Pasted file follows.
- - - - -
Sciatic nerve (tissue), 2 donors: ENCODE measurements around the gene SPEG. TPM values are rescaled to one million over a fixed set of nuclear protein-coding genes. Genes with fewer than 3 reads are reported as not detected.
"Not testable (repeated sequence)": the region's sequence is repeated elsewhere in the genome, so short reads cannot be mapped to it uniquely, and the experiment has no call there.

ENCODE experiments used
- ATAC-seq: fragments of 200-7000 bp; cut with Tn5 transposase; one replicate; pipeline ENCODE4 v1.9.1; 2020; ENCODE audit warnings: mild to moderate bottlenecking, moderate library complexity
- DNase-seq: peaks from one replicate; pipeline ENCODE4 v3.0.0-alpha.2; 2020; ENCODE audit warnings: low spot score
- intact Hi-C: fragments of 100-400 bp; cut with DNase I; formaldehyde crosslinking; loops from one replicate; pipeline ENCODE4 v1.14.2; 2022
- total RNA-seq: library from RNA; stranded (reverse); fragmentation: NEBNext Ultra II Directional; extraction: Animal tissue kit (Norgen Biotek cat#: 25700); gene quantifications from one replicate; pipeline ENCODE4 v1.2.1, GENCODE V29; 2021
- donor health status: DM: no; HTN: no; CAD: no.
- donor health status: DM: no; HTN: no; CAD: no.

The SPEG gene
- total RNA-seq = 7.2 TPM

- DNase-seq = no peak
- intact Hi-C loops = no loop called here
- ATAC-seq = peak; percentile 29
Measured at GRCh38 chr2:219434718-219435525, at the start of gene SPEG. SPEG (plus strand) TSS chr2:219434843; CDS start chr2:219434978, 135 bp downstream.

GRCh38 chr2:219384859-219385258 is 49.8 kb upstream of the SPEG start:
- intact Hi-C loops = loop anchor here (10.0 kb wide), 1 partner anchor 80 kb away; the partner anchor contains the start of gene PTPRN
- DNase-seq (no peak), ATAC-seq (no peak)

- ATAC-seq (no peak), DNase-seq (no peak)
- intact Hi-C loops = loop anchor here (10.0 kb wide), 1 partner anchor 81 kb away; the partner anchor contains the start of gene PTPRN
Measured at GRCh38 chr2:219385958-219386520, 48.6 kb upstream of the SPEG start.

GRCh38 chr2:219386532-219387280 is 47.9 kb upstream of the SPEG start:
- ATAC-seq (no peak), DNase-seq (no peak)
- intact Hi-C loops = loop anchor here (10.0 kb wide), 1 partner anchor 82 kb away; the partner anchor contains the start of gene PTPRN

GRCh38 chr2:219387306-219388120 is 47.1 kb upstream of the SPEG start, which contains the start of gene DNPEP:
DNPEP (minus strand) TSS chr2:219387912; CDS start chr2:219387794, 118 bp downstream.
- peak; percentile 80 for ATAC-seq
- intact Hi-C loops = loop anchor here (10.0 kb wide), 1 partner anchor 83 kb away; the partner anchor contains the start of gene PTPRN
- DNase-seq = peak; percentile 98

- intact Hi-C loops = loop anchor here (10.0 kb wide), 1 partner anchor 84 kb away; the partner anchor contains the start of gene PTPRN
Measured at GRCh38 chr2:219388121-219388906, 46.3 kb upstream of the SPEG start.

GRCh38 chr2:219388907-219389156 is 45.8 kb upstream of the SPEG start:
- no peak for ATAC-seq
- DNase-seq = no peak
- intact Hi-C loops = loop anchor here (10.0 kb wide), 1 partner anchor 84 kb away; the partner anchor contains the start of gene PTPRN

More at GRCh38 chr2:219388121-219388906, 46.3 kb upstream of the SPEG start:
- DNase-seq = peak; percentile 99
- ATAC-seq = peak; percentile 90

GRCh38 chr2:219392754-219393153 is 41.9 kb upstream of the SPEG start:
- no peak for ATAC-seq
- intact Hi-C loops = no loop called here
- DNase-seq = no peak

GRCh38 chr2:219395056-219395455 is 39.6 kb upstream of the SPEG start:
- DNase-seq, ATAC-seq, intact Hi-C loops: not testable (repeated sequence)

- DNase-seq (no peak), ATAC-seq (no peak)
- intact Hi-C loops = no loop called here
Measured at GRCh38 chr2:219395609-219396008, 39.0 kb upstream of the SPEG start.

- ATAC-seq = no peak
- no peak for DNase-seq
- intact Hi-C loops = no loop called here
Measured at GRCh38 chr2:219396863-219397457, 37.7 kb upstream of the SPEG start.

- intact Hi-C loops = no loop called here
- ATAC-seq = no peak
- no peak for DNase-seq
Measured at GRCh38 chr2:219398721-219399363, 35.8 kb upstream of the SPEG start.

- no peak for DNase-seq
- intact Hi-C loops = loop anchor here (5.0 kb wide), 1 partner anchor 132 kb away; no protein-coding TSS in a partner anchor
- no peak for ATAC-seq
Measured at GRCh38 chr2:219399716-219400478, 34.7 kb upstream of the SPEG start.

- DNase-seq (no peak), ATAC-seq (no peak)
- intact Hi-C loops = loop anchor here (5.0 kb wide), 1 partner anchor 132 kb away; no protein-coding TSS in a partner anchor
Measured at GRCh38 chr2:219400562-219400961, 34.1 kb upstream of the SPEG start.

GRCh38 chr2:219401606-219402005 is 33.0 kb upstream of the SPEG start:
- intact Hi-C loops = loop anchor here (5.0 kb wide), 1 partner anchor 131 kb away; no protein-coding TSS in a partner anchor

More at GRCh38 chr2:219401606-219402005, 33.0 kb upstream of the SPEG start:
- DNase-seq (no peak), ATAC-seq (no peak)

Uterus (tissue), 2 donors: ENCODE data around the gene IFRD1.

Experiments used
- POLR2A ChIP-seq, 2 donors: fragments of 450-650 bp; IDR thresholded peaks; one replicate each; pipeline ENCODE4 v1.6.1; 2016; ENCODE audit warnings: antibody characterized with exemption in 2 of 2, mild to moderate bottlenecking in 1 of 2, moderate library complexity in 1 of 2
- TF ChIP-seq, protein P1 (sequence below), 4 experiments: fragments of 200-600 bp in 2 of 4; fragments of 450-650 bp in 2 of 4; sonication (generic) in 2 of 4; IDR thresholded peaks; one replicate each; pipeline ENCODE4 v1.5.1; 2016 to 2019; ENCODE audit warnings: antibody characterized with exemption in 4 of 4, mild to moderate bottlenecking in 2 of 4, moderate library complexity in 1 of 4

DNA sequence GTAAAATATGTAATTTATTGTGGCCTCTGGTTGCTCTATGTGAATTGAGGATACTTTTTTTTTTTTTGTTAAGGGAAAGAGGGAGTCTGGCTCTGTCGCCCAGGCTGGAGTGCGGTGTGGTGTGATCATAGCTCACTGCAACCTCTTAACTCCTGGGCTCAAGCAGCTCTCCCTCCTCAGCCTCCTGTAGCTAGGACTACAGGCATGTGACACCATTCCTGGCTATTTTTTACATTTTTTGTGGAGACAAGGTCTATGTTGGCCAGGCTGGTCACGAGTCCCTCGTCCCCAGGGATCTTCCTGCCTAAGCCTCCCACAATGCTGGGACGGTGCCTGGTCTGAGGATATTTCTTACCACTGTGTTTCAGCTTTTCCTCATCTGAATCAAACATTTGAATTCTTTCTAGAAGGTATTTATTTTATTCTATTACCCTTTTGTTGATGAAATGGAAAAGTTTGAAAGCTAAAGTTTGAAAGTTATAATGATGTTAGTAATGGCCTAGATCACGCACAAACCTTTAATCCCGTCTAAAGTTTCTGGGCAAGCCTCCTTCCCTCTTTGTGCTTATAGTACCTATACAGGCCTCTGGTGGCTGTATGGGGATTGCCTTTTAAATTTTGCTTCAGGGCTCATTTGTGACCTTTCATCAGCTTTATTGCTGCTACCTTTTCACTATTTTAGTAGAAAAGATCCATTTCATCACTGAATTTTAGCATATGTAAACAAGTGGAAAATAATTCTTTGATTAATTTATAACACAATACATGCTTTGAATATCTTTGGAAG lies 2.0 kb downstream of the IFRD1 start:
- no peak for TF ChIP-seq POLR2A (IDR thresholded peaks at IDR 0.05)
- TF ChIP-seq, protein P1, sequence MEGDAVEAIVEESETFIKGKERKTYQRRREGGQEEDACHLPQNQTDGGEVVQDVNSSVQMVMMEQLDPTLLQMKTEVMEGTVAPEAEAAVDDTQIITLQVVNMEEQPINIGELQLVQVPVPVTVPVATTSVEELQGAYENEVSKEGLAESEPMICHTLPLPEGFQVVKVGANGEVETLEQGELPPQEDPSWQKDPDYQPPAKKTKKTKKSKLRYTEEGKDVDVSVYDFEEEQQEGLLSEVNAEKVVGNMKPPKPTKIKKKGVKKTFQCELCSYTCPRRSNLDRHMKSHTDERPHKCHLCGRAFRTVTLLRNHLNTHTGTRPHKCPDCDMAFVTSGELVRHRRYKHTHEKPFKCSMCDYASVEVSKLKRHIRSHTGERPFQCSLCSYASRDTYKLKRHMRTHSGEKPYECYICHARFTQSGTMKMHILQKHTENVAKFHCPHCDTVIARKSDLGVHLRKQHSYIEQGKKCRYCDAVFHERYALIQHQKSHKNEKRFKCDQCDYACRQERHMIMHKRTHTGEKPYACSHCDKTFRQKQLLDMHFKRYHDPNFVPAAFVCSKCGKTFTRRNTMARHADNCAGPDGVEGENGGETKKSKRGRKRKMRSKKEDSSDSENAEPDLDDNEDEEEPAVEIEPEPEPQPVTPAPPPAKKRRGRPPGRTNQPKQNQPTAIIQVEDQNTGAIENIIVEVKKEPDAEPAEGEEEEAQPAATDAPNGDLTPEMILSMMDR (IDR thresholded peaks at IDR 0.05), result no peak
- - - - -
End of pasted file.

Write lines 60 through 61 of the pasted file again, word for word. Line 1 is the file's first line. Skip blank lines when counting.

- DNase-seq (no peak), ATAC-seq (no peak)
- intact Hi-C loops = loop anchor here (5.0 kb wide), 1 partner anchor 132 kb away; no protein-coding TSS in a partner anchor